“I wanted other people to eat, breathe and sleep the museum like I did and to share
ownership in it,” she said.
This kind of growth and dedication became possible with a move to 18th Street and St.
Mary’s Avenue in a surplus Labor Department building. The museum had not only its first
home, but a lease and other financial responsibilities. A paid, full-time staff was hired, originally
from the Comprehensive Employment and Training Act (CETA), a federal job training program.
Volunteers were still critical, though, and local groups like the Junior League continued to
provide them. The move gave the museum much more space, so bigger and more exciting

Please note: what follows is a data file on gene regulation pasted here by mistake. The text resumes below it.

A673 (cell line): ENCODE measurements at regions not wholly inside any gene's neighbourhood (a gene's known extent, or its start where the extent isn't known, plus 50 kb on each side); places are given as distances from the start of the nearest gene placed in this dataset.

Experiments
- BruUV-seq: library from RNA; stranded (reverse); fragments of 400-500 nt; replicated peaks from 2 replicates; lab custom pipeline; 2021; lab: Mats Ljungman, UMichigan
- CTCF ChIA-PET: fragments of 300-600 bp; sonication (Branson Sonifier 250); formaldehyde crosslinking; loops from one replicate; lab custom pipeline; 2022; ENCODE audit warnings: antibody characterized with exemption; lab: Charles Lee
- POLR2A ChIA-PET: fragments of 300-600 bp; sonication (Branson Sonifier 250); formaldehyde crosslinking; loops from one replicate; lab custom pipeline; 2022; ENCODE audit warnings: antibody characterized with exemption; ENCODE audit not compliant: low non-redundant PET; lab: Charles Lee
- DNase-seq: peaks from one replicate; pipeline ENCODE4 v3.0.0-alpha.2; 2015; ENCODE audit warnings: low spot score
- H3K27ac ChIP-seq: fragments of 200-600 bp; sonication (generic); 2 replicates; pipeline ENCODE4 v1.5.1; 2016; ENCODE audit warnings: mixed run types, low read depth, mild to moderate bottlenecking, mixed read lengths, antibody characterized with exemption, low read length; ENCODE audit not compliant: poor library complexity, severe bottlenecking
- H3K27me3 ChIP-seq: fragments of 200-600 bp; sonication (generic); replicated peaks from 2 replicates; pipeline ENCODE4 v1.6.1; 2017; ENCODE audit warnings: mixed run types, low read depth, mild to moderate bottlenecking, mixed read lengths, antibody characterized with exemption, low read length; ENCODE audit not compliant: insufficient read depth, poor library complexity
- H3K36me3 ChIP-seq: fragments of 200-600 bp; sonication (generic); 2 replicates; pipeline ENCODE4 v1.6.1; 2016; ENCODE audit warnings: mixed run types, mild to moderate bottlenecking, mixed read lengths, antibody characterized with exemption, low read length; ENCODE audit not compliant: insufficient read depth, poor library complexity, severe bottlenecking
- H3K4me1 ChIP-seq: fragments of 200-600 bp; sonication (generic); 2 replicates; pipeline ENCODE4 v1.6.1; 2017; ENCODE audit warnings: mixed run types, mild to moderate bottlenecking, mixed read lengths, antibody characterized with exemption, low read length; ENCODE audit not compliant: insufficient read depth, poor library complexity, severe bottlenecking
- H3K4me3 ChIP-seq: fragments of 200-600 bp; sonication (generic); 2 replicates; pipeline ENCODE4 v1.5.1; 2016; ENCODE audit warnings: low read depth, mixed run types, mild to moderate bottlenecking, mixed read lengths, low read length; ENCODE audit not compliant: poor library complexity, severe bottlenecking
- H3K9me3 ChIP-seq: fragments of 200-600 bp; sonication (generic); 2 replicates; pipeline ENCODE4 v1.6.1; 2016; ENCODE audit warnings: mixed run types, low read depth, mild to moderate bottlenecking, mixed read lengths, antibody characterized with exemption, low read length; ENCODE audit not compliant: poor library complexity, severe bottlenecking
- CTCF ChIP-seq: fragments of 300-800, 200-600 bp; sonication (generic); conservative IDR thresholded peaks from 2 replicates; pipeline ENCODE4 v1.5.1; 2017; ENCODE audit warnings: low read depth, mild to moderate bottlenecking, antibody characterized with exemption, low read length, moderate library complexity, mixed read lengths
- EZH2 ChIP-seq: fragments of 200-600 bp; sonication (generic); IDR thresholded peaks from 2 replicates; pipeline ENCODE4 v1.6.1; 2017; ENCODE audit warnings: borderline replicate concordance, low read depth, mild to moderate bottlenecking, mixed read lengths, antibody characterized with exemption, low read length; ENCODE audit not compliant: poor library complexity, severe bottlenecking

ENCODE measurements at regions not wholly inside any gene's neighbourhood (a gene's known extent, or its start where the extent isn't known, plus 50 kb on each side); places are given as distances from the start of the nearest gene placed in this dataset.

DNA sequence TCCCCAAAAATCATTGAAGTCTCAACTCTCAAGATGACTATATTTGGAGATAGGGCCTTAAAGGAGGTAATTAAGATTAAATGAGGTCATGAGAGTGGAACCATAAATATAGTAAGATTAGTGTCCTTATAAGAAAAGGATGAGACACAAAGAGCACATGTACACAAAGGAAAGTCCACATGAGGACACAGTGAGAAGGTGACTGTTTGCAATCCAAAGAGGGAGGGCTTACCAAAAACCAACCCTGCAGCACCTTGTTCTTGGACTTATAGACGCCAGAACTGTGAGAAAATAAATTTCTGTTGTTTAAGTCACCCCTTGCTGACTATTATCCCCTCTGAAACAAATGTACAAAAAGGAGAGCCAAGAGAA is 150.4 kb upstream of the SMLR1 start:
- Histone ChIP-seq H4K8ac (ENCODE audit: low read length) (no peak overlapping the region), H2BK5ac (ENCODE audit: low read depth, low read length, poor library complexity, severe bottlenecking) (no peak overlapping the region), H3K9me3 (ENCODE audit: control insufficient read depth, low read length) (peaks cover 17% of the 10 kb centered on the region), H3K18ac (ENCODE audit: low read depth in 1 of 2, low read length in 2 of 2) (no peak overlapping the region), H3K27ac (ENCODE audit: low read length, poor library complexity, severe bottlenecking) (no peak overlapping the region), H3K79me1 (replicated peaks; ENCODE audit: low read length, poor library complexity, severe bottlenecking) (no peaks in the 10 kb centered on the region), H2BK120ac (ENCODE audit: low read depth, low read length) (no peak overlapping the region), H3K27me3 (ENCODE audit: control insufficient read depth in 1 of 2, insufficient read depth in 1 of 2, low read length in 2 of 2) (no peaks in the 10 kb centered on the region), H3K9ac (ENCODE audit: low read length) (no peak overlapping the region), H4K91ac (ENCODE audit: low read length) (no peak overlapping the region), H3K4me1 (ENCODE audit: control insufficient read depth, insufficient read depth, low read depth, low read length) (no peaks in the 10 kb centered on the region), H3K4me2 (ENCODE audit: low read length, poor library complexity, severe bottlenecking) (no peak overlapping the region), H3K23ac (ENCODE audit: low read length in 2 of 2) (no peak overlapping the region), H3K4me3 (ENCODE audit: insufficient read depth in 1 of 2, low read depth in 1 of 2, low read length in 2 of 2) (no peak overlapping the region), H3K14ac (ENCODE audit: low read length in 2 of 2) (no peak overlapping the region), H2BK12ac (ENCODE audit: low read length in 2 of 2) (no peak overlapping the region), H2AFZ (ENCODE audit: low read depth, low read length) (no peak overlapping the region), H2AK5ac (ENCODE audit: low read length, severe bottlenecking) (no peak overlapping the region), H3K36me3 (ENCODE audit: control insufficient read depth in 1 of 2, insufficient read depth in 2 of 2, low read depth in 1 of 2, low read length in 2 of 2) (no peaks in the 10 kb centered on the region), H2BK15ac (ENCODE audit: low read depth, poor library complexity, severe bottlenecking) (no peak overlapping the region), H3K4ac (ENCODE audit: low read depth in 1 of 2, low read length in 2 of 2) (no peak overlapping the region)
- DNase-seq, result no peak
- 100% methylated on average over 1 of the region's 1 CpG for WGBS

exhibits began to come. Goldstein recalled exhibits and areas such as an artists’ gallery where
children could interact with working artists, the Shadow Room, and a large crafts area with many
creative experiences. The museum had a strong hands-on creative focus, and, for the first time, a
stage area with costumes for performances. Omaha Children’s Museum entered the 1980s with a
new building, new exhibits, and a new goal.
“We worked very hard to be an arts organization, a significant organization, a part of the
city,” said Goldstein.
Another important development at this time was the creation of the museum’s board of
directors, which oversees the museum. Sen. Karnes and his wife Liz were fundamental in
forming the board, tapping civic organizations they were involved in for young people with
energy and spirit to bring to the museum.
“The goal,” said Karnes, “was to make the board the place to be for young, civic-minded
professionals and couples.”
Betty Hiller served as the board’s first president, then Sen. Karnes took over.